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blue gum
Eucalyptus globulus


 (yo͞o′kə-lĭp′təs) also eu·ca·lypt (yo͞o′kə-lĭpt′)
n. pl. eu·ca·lyp·tus·es or eu·ca·lyp·ti (-tī′) also eu·ca·lypts
Any of numerous trees of the genus Eucalyptus, native chiefly to Australia and widely planted worldwide, having aromatic leaves and valued as a source of oil, gum, and wood.

[New Latin Eucalyptus, genus name : Greek eu-, eu- + Greek kaluptos, covered (from kaluptein, to cover; see kel- in Indo-European roots).]
American Heritage® Dictionary of the English Language, Fifth Edition. Copyright © 2016 by Houghton Mifflin Harcourt Publishing Company. Published by Houghton Mifflin Harcourt Publishing Company. All rights reserved.
ThesaurusAntonymsRelated WordsSynonymsLegend:
Noun1.eucalypt - a tree of the genus Eucalyptuseucalypt - a tree of the genus Eucalyptus  
gum tree, gum - any of various trees of the genera Eucalyptus or Liquidambar or Nyssa that are sources of gum
genus Eucalyptus - tall trees native to the Australian region; source of timber and medicinal oils from the aromatic leaves
eucalyptus - wood of any of various eucalyptus trees valued as timber
flooded gum - any of several Australian gum trees growing on moist or alluvial soil
mallee - any of several low-growing Australian eucalypts
stringybark - any of several Australian eucalypts having fibrous inner bark
smoothbark - any of several Australian eucalypts having the bark smooth except at or near the base of the trunk
Eucalyptus calophylla, marri, red gum - very large red gum tree
Eucalyptus camaldulensis, Eucalyptus rostrata, river gum, river red gum - somewhat crooked red gum tree growing chiefly along rivers; has durable reddish lumber used in heavy construction
Eucalyptus camphora, mountain swamp gum - medium-sized swamp gum of New South Wales and Victoria
Eucalyptus coriacea, Eucalyptus pauciflora, ghost gum, snow gum, white ash - small to medium-sized tree of Australia and Tasmania having smooth white to light-grey bark shedding in patches or strips
alpine ash, Eucalyptus delegatensis, mountain oak - tall timber tree with hard heavy pinkish or light brown wood
Eucalyptus fraxinoides, white mountain ash - large tree with dark compact bark on lower trunk but smooth and white above; yields lumber similar to that of European or American ashes
blue gum, Eucalyptus globulus, fever tree - tall fast-growing timber tree with leaves containing a medicinal oil; young leaves are bluish
Eucalypt ovata, swamp gum - medium-sized tree of southern Australia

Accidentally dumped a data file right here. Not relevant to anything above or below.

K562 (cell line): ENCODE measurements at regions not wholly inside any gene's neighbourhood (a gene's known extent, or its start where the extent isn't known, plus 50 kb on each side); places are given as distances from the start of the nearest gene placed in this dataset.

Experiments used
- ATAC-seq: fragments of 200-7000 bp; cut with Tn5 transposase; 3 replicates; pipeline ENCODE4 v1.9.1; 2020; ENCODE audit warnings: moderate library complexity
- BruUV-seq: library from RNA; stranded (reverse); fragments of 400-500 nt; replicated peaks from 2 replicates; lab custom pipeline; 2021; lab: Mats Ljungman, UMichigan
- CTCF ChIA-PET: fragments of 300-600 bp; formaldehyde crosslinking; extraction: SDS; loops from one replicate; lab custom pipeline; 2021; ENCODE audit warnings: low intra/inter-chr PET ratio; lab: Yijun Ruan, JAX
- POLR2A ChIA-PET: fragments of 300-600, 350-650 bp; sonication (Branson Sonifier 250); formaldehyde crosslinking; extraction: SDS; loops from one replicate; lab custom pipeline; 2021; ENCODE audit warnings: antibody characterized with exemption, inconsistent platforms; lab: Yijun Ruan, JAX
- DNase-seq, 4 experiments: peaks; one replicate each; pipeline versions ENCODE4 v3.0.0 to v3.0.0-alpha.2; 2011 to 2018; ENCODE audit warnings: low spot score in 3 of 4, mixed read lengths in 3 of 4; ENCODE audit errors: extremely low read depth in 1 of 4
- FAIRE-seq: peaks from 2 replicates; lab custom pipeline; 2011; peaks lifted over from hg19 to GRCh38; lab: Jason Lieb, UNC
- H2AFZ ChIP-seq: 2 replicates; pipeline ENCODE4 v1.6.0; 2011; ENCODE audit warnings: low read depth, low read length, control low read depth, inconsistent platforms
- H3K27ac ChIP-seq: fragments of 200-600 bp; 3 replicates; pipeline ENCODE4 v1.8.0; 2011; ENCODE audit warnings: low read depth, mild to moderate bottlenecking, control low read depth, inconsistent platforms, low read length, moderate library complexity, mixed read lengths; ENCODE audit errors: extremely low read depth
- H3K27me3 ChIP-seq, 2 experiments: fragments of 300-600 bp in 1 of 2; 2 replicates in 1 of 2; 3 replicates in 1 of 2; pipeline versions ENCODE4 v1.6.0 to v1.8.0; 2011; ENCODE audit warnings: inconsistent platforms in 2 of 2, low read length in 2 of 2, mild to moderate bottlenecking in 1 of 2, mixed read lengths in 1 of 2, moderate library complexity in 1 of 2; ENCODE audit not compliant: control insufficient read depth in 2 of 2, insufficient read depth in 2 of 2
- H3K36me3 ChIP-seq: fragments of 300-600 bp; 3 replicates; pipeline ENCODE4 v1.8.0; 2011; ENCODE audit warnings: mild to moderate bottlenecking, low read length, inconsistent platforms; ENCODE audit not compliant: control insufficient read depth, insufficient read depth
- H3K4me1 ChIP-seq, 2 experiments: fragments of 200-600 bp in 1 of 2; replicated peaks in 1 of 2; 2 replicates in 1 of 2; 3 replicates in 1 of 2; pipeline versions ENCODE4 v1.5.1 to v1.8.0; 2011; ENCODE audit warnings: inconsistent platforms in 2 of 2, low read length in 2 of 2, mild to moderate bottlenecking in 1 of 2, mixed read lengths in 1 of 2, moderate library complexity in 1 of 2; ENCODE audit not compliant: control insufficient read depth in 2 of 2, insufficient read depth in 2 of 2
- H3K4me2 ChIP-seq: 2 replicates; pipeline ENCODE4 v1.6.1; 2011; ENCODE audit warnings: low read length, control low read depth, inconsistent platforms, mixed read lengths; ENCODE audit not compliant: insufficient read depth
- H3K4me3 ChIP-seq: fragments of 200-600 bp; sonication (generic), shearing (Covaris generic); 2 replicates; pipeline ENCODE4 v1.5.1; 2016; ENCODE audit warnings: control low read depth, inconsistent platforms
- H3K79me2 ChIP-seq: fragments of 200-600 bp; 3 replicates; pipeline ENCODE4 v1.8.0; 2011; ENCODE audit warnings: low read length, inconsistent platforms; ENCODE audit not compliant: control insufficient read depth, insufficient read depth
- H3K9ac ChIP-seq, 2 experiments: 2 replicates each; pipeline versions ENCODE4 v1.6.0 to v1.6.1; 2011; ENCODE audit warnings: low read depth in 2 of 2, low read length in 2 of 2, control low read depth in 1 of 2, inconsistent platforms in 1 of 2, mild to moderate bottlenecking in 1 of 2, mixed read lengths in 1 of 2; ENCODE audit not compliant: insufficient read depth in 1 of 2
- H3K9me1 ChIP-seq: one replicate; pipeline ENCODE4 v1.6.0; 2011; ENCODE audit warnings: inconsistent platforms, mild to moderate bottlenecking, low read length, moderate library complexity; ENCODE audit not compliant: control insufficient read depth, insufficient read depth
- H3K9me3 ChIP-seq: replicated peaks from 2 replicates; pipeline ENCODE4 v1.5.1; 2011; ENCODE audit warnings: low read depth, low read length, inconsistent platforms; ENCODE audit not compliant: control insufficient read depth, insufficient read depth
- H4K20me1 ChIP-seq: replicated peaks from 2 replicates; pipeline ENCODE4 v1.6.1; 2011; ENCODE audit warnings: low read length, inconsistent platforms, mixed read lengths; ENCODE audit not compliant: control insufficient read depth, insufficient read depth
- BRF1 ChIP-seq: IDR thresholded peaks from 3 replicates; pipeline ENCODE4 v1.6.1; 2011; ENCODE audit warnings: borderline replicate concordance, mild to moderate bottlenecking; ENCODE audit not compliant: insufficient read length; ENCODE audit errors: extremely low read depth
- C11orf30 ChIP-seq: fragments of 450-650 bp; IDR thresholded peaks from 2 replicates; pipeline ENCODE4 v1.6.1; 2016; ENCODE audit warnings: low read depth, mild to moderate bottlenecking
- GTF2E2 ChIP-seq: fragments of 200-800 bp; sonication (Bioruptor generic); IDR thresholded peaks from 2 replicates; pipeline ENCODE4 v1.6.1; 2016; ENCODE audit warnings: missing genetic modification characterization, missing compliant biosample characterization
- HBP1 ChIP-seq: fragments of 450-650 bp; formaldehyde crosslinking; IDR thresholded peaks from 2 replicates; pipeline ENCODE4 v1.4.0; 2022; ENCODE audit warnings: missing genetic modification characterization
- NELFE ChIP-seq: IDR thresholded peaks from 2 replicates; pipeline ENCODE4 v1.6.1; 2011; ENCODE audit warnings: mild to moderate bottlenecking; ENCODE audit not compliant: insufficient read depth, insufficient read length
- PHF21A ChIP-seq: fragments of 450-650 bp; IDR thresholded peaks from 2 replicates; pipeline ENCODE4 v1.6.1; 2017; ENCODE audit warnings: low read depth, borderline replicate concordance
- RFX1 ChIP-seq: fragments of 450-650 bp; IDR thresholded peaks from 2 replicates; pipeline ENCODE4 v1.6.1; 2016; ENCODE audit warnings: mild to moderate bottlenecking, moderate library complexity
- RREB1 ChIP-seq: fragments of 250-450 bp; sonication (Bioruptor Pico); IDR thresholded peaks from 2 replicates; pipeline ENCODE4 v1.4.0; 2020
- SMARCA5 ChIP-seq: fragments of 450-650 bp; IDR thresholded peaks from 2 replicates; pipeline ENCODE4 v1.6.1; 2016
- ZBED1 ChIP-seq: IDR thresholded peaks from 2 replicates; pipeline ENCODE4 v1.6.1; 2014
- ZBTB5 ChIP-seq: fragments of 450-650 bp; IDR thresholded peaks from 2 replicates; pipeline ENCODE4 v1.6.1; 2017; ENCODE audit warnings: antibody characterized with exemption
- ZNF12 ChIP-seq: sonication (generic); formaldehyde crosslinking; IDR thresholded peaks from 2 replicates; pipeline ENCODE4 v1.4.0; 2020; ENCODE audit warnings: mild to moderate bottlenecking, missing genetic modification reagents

Eucalyptus maculata, spotted gum - large gum tree with mottled bark
Eucalyptus citriodora, Eucalyptus maculata citriodora, lemon-scented gum - similar to but smaller than the spotted gum and having lemon-scented leaves
Eucalyptus regnans, mountain ash - tree having wood similar to the alpine ash; tallest tree in Australia and tallest hardwood in the world
Eucalyptus viminalis, manna gum - tall tree yielding a false manna
Based on WordNet 3.0, Farlex clipart collection. © 2003-2012 Princeton University, Farlex Inc.
References in periodicals archive ?
New record of Trichospilus diatraeae as parasitoid of the eucalypt defoliator Thyrinteina arnobia in Brasil.
Two hours by train from Sydney's Central station and you are In a heartland of sandstone plateaux, hanging wetlands, escarpments and gorges filled with temperate eucalypt forest.
This part includes a useful comparative analysis of hydrological processes in euclaypt and pine forests, as well as an exhaustive account of the hydrology of eucalypt forests in Australia in general.
The replacement of coconut fiber by the compost was assessed since this vegetal fiber has high cost compared to the other substrates used in eucalypt saplings production in Minas Gerais State.
There is strong interest in eucalypt reforestation, within Australia (Gavran 2013) and internationally (Booth 2013), for timber and pulp wood production and catchment water management (Townsend et al.
[9] provided evidence for the presence of polysaccharides in different cuticle areas of poplar, eucalypt, and pear leaves, including also the CP.
Consequently, eucalypt dominated native vegetation remains intact over the vast majority of the low-carbonate areas, presenting the possibility of using biogeochemistry as an alternative, cost efficient and environmentally innocuous exploration technique.
Eucalypt leaves are full of oil, which spits like bomblets upon the brush beneath and suddenly there is a wall of fire with blinding, acrid smoke.
"The eucalypt acts as a hydraulic pump -- its roots extend tens of meters into the ground and draw up water containing the gold.
Miranda Gibson, 31, took to a makeshift platform atop a eucalypt tree in Tasmania in December 2011 and has remained there since, demanding that the state's high conservation value forests are protected from logging.